Members of the Geophysics group at UWM use techniques like gravity, magnetism and seismology to study Earth's deep structure; to interpret tectonic and volcanic processes; and to understand how Earth's magnetic field changes in time and space. Geophysical techniques provide a window into the Earth, allowing us to examine everything from Earth's innermost core to natural resources in the shallowest crust.
Dr. Keith Sverdrup, Professor
Dr. Sverdrup's research interests include regional gravity studies of faults in Southeastern Wisconsin and the relocation of earthquakes all over the world. In particular, recent work has focused on the relocation of earthquakes off the northwest coast of the United States along the Mendocino Fracture Zone and earthquakes in the vicinity of Lake Tahoe. In addition, Dr. Sverdrup is actively involved in undergraduate geoscience education by authoring a number of introductory oceanography textbooks.
Dr. Julie Bowles, Assistant Professor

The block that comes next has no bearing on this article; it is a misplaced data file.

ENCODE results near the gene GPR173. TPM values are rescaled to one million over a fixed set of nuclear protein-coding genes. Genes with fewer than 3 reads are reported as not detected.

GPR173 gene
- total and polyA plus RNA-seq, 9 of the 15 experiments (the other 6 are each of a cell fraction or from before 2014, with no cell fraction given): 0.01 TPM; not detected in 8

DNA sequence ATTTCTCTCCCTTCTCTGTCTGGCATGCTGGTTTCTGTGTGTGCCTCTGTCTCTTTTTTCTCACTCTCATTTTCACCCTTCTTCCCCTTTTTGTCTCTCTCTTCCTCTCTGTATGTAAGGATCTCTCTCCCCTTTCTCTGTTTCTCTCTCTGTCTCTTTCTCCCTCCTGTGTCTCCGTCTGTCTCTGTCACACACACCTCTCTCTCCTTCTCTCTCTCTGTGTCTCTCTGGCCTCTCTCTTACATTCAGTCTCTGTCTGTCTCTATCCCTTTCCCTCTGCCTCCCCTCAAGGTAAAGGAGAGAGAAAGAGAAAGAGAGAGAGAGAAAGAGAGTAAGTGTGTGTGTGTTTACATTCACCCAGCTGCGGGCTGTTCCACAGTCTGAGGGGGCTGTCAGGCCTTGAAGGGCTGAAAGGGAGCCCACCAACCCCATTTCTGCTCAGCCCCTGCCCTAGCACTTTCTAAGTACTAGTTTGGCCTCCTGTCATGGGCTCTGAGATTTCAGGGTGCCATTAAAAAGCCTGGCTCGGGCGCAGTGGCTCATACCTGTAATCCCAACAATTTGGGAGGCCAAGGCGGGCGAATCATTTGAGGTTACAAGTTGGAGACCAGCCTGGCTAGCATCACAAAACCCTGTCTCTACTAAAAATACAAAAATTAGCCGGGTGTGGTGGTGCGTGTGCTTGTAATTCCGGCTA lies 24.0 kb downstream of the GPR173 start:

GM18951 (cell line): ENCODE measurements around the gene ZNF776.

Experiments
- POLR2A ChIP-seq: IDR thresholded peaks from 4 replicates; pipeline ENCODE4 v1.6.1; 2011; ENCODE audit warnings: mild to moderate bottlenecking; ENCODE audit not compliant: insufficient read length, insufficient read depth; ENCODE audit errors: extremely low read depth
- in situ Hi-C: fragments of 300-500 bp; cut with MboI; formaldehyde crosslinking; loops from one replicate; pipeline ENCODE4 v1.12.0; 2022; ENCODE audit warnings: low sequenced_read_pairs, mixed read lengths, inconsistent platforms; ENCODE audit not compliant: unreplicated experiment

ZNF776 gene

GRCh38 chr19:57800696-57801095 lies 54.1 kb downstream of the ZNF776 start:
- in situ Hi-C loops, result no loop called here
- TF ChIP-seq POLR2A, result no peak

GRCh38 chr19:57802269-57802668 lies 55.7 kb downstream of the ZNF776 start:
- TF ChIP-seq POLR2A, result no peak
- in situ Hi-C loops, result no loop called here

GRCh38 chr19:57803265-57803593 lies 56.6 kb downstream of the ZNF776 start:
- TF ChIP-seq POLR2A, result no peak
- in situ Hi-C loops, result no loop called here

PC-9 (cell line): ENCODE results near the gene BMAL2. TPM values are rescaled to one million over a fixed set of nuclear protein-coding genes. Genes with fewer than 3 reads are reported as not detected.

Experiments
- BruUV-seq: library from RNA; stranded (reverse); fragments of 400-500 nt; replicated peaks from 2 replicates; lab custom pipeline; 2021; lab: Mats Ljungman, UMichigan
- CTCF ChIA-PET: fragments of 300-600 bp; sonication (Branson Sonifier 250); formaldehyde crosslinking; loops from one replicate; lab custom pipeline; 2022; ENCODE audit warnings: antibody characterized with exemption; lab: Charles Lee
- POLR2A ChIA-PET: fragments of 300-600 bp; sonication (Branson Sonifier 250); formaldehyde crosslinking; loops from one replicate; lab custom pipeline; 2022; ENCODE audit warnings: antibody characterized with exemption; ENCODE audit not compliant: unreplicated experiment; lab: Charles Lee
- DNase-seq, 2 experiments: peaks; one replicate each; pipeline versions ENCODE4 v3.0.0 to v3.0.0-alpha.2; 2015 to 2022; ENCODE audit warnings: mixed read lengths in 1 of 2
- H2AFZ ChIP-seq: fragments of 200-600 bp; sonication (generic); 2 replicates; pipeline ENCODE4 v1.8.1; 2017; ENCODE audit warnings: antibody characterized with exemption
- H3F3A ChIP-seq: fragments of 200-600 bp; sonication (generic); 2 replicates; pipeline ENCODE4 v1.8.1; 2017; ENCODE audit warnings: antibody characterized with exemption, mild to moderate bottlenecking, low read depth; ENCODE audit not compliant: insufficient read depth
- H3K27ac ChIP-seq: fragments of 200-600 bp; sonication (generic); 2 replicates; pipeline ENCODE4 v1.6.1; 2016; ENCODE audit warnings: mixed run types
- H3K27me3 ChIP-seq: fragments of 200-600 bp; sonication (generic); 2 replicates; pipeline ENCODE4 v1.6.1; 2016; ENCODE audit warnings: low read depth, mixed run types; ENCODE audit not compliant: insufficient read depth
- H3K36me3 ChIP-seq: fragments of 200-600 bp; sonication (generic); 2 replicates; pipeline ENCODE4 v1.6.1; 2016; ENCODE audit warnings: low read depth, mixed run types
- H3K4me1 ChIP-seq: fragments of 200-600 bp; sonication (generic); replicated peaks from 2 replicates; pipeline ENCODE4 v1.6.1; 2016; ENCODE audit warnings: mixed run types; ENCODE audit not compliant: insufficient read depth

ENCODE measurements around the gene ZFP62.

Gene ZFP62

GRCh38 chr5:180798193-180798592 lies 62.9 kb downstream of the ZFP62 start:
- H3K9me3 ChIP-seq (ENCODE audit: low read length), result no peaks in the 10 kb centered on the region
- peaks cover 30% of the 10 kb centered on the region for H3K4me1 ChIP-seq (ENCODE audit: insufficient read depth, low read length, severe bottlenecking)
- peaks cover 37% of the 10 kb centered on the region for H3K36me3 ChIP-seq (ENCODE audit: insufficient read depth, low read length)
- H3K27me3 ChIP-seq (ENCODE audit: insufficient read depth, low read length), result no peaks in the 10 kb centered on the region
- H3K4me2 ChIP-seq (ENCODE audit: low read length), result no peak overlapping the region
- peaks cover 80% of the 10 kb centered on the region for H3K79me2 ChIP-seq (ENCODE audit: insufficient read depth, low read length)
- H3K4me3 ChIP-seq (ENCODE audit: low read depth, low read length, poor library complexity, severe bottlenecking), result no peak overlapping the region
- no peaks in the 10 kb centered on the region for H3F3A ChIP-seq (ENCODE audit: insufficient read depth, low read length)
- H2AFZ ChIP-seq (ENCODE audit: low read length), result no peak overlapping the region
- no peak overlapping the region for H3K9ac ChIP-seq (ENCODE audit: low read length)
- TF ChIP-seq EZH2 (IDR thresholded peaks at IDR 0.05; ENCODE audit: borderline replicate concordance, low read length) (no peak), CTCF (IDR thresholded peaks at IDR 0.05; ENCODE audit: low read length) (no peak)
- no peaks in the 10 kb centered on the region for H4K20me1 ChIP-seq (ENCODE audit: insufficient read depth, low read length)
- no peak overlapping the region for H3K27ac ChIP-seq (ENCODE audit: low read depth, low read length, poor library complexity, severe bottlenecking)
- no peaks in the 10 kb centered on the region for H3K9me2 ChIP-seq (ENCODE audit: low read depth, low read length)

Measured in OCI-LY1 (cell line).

Specializes in Paleomagnetism and Geophysics
Dr. Bowles is interested in how the Earth's magnetic field varies over time; understanding how and how well magnetic minerals record these variations; and using these "rock records" of changing magnetic fields and magnetic properties to to interpret volcanic processes. Recent projects include documenting variations in Earth's field intensity in pyroclastic flows in the western U.S.; using recorded field variations to constrain eruptive processes on the Galapagos Spreading Center and the Juan de Fuca Ridge; and creating synthetic igneous rocks in the lab to better understand the magnetic recording process in rocks from Earth and Mars.